First, I wrote a wrapper in Go that uses cgo to compile a shared library. It consists of a bunch of small functions like this:

//export us_fs_init
func us_fs_init(root *C.char, hs unsafe.Pointer) unsafe.Pointer {
    pfs := renterutil.NewFileSystem(C.GoString(root), loadPtr(hs).(*renterutil.HostSet))
    return storePtr(pfs)

Cgo doesn’t allow you to pass Go memory to C, so you can’t return an object like *renterutil.FileSystem directly. Instead, I use a gross hack: the Go wrapper maintains a global table of Go objects, and wherever we would normally return a pointer, we return an index into this table instead. The C code then passes these indices back to the Go functions when it needs to reference a previously-created object. For example, the hs argument in the function above is an index corresponding to a *renterutil.HostSet, which we retrieve by calling loadPtr.

Errors are dealt with similarly, using a construct much like C’s global errno and perror(). Since C functions can only return a single value, it’s cumbersome to mimic the Go convention of returning (Thing, error). Instead, functions that can fail will return “falsey” values like 0, nil, etc., upon which your code can call us_error() to retrieve the associated error string. This string can then be converted to an exception (or whatever error-handling mechanism your language provides).

I compiled the wrapper with the -buildmode=c-shared flag, producing the shared library. This is the file that the other language bindings will need in order to call us functions. Since it contains the Go runtime, it’s pretty hefty – 8MB! I hope to slim this down in the future, but it’s acceptable for now.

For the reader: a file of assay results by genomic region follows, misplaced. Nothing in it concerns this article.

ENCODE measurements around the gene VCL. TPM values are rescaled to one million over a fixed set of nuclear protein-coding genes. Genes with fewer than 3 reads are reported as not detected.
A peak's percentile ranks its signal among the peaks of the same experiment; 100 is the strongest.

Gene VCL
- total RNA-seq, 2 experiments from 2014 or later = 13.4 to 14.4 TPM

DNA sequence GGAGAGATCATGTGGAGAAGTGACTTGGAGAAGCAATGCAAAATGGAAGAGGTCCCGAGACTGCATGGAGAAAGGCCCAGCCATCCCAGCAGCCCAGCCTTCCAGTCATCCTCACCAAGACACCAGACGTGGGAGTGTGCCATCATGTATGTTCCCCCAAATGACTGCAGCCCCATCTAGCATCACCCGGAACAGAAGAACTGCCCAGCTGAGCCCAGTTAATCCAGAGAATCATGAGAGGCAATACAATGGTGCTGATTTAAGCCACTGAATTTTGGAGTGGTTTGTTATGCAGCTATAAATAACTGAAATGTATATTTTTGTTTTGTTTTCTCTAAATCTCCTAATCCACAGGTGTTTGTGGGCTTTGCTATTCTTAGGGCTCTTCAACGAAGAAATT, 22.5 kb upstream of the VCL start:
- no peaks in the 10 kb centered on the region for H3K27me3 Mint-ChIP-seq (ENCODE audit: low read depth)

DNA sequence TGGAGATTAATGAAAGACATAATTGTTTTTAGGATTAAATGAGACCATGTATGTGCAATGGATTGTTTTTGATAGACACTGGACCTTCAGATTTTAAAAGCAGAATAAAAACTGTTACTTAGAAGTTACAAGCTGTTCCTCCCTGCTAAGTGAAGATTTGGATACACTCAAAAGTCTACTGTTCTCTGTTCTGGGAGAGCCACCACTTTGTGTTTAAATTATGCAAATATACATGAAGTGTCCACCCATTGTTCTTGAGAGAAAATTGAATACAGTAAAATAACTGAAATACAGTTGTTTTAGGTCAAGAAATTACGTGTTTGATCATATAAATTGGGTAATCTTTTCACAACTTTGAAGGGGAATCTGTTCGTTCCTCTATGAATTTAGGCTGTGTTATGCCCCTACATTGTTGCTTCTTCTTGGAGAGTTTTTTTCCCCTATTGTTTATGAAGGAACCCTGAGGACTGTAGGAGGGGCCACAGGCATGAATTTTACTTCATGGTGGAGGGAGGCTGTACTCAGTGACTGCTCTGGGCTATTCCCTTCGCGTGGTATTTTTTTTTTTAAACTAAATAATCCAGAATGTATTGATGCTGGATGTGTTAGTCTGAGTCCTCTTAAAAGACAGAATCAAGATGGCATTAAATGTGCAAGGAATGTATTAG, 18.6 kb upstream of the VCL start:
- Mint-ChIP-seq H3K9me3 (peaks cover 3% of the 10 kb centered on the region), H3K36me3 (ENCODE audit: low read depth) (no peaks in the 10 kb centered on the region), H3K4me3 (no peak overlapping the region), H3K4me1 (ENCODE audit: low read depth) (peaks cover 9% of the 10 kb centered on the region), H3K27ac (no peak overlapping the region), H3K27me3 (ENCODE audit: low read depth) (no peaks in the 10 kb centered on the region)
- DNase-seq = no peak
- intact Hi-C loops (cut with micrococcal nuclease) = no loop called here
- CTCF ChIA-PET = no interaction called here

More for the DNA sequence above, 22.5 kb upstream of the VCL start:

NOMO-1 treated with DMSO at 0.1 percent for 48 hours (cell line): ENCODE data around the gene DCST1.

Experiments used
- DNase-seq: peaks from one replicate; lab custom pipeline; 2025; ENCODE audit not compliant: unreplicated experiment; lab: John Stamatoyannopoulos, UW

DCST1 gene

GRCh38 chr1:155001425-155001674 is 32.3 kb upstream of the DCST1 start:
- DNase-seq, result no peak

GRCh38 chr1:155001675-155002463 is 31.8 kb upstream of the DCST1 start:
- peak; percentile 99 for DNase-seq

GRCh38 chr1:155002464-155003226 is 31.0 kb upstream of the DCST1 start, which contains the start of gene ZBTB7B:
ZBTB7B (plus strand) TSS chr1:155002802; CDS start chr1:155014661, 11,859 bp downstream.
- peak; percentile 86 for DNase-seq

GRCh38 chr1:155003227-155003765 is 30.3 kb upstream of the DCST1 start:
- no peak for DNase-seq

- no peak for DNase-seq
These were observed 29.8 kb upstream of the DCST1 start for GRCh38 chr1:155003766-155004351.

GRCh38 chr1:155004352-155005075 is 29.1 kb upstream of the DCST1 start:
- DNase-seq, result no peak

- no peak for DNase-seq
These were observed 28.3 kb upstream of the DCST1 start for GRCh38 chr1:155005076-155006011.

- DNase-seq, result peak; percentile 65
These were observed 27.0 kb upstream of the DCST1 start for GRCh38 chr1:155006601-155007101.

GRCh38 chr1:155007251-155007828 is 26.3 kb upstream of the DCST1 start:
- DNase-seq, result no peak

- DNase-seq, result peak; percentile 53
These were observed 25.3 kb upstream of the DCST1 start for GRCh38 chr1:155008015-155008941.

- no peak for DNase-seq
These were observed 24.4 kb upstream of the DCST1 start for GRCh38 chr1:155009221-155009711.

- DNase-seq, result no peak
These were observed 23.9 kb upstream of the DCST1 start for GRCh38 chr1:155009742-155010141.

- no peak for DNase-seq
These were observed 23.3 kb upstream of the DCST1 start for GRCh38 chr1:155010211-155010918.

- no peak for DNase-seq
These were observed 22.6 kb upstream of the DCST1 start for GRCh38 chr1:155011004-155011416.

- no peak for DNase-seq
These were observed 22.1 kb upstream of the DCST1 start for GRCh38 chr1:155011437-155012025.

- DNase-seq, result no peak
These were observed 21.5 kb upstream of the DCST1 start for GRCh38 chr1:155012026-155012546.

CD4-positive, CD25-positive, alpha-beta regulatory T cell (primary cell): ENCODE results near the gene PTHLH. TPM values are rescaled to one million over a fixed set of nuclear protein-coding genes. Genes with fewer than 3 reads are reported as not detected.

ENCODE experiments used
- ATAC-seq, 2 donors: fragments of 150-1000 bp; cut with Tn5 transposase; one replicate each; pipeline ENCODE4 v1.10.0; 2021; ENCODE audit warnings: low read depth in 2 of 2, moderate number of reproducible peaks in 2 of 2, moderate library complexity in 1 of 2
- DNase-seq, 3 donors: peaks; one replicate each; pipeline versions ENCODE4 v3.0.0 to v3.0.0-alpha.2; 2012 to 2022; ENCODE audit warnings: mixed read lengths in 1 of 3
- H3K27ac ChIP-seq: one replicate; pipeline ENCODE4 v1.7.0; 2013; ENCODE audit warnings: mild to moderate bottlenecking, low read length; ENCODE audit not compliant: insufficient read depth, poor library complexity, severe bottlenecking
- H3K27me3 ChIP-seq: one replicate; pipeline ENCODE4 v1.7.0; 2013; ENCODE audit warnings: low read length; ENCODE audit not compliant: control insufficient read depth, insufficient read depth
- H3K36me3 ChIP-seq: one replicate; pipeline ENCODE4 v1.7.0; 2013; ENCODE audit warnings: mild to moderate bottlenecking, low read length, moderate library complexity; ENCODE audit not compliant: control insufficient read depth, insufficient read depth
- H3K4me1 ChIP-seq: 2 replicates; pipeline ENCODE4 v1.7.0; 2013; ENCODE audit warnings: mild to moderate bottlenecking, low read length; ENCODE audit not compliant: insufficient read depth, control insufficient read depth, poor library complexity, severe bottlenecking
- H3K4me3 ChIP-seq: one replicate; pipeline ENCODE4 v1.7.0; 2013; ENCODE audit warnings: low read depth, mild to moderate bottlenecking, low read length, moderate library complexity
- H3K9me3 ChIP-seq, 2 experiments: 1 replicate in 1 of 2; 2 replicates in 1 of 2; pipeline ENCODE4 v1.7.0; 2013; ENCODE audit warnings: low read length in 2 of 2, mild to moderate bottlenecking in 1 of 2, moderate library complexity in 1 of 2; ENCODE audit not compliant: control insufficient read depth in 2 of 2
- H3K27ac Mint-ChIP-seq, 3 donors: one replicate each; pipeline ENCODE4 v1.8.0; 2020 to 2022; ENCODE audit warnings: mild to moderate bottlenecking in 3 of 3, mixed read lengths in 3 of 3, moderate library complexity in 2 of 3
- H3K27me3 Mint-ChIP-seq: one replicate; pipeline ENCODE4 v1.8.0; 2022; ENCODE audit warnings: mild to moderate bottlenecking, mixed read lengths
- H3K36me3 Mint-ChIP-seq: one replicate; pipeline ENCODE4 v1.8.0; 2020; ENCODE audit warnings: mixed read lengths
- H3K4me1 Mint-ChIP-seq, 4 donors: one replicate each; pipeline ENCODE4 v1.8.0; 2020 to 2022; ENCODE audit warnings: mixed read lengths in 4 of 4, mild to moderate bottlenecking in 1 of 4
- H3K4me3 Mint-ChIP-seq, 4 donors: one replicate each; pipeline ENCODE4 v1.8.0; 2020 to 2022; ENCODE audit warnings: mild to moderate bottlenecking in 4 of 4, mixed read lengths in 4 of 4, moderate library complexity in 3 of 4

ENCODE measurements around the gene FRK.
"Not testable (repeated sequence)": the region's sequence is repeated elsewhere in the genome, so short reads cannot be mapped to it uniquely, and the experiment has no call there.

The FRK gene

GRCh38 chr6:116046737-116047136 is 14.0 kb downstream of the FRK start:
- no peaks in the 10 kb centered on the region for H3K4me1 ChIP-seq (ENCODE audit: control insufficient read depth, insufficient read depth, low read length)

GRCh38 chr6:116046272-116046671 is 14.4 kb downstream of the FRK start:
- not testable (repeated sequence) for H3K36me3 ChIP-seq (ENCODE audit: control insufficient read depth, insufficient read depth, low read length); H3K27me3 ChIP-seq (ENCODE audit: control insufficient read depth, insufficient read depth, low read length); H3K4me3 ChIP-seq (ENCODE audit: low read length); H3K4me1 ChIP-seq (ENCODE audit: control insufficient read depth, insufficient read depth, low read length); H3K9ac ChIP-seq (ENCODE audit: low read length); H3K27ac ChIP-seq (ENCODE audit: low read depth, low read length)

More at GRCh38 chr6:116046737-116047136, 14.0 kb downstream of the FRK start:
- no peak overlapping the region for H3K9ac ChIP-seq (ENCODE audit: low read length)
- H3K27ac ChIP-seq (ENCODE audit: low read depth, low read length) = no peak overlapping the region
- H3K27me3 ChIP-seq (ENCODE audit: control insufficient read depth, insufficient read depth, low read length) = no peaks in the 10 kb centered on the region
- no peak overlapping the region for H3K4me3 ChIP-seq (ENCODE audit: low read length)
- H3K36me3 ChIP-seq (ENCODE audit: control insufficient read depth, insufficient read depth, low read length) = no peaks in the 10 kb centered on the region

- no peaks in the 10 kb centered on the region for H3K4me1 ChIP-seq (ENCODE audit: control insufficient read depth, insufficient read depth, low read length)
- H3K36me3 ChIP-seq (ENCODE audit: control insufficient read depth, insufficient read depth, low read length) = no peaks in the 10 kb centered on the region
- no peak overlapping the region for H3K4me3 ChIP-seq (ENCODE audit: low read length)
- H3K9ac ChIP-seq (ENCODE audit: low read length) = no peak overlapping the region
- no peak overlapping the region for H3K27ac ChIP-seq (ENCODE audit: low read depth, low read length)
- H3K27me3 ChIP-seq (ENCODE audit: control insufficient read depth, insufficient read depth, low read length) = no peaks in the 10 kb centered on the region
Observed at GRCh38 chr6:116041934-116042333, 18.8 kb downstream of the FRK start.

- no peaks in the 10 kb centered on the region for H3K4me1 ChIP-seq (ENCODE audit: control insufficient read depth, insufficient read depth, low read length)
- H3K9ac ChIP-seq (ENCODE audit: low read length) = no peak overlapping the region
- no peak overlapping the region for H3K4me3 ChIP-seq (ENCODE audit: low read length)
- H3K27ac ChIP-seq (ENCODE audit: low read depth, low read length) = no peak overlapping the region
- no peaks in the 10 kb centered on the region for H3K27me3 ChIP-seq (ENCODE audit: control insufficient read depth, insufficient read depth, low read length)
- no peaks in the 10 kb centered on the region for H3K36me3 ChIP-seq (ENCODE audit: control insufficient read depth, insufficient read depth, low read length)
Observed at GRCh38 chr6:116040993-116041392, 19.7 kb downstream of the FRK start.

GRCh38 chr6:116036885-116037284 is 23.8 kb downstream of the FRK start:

Next, I used the ffi Ruby gem to create the Us wrapper class. This required specifying the signatures of each function I needed to call:

module Us
    extend FFI::Library
    ffi_lib './'
    attach_function :us_error, [], :string
    attach_function :us_contract_init, [:pointer, :pointer], :void
    attach_function :us_fs_init, [:string, :pointer], :pointer
    attach_function :us_fs_create, [:pointer, :string, :int], :pointer
    # ...etc.

Then I defined classes for each of the important types (Contract, HostSet, FileSystem, and File) and implemented methods on them. Each class constructor calls the corresponding us_xxx_init C function, which returns a pointer (actually an index, remember) that can be used in future calls:

class HostSet < FFI::Pointer
    def add_host(contract)
        ok = Us.us_hostset_add(self, contract)
        raise Us.us_error() if !ok
    def initialize(shard_addr)
        hs = Us.us_hostset_init(shard_addr)
        raise Us.us_error() if hs.nil?

Lastly, I made the API a little nicer by automatically closing instances of File and FileSystem if their constructor is called with a block, as in the example code above.

Overall, the process went quite smoothly. I’m guessing that FFI is easier in Ruby than it is in most languages, but regardless, the experience has made me optimistic that we’ll be able to write bindings for other languages without pulling out too much hair. :)